Gov. Chris Gregoire Monday presented a supplemental budget that calls for more than $2 billion in spending cuts, reductions to local government revenue sharing and fund transfers to leave a $600 million reserve. The governor also recommended several revenue options that, if approved by voters and the Legislature, would prevent cuts to programs that benefit students, vulnerable populations and the public’s safety.
“I never thought we’d still be doing this — still cutting the fabric of Washington three years after the start of the Great Recession,” Gregoire said. “Once again, I am presenting an all-cuts supplemental proposal to carve another huge portion from the budget — a budget we’ve already cut by $10.5 billion in the past three years. Our state government is smaller, leaner and sadly, meaner to Washingtonians who depend on services that the private sector does not provide. This latest proposal includes more devastating cuts to education and public safety, and services for seniors, citizens with developmental disabilities and those with mental illness.”
Gregoire’s budget proposal includes significant cuts and reductions:
— More than $500 million from education programs — reductions that would shorten the K-12 school year, reduce levy equalization payments, and cut state funding for colleges and universities by another 13 to 17 percent;
— More than $690 million from health and human service programs — cuts that would eliminate the state food assistance and Disability Lifeline programs, close one residential habilitation center and reduce personal care services for some of the state’s most vulnerable individuals; and
— Nearly $72 million from the Department of Corrections — reductions that would allow the early release of some offenders, shorten the length of offender supervision and reduce chemical dependency programs by 50 percent.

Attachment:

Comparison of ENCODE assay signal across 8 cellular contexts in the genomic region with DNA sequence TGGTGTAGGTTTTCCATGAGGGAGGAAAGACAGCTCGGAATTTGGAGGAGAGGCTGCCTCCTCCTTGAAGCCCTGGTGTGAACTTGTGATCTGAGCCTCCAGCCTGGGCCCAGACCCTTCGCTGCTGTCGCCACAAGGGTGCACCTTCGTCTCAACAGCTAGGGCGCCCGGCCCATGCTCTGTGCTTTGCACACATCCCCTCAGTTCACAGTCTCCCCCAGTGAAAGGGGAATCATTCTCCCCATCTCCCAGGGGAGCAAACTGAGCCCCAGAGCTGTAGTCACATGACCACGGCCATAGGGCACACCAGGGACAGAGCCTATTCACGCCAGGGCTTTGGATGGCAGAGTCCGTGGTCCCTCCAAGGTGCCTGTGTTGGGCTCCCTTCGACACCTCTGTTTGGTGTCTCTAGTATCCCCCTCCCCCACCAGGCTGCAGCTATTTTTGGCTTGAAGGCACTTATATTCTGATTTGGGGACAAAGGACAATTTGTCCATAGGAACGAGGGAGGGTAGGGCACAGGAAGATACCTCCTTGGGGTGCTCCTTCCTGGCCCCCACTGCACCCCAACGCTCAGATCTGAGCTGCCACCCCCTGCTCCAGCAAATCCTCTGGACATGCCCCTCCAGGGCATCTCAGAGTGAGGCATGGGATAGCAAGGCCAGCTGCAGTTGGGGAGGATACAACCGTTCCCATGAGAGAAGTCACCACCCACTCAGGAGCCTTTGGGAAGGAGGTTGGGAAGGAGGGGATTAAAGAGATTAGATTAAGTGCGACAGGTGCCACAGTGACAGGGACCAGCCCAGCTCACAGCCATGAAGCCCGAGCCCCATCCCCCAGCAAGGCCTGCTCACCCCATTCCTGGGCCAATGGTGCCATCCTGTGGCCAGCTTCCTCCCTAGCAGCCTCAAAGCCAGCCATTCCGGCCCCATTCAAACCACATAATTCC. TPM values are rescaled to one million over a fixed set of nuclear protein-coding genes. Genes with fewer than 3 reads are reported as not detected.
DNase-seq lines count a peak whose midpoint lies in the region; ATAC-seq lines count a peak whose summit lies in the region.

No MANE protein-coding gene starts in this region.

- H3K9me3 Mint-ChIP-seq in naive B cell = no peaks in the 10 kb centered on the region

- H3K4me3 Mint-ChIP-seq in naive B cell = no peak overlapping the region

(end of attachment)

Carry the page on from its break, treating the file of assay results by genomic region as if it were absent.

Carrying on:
Recognizing that these cuts would do serious damage to the state’s safety net and jeopardize our students’ future, Gregoire also asked the public and the Legislature to consider several revenue options for “Building a Better Future.” She recommended the Legislature allow voters to decide whether to approve a temporary one-half cent sales tax increase. If approved, the increase would raise $494 million through June 30, 2013, and expire July 1, 2015. The additional revenue would prevent cuts to critical services in three specific areas:
Invest in education
— Stop a $100 million cut that would shorten the K-12 school year from 180 to 176 days;
— Stop a $152 million reduction to the state’s levy equalization program, which provides financial support to school districts in property poor counties; and
— Stop a $160 million reduction in state support for the state’s six public four-year colleges and universities, and 34 community and technical colleges.
Protect public safety
— Stop the early release of offenders assessed at low to moderate risk of reoffending, including sex offenders; and
— Maintain the length of post-prison community supervision for all offenders.
Preserve developmental disability and long-term care services
— Prevent 1,300 individuals from losing all personal care services and restore service hours for some of the most vulnerable clients whose care hours have been reduced over the past three years;
— Restore more than $13 million in home care and residential provider rates; and
— Invest more than $15 million in programs that keep elderly and developmentally disabled individuals in their own homes and with their families.
“After three years of cutting, now is the time to invest in a better future for all Washingtonians — for all of us to take responsibility and yes, spend a half-penny more,” Gregoire said. “I believe Washingtonians will stand with me. I believe they are tired of tearing down the services our parents and grandparents built — services that reflect the special values of Washington state.”
Gregoire also asked the Legislature to consider a series of revenue alternatives worth nearly $341 million, some that could be passed with a simple majority and others with a two-thirds vote. The governor put forward a prioritized list of cuts recommended in her budget that she believes should be restored first if the Legislature approves new revenue. Those items include:
— $49 million cut that would remove the remaining 35,000 low-income people from the Basic Health Plan;
— $7.2 million cut to TANF/WorkFirst grants that help low-income families with children with cash assistance;
— $95 million cut that would eliminate the Disability Lifeline medical program for 20,000 low-income individuals;
— $8.1 million cut that would suspend the state Work Study program, which provides financial aid to 7,600 students in higher education; and
— $2.9 million cut to parole services for 400 youth offenders.
For more information, visit http://www.ofm.wa.gov/budget12/default.asp .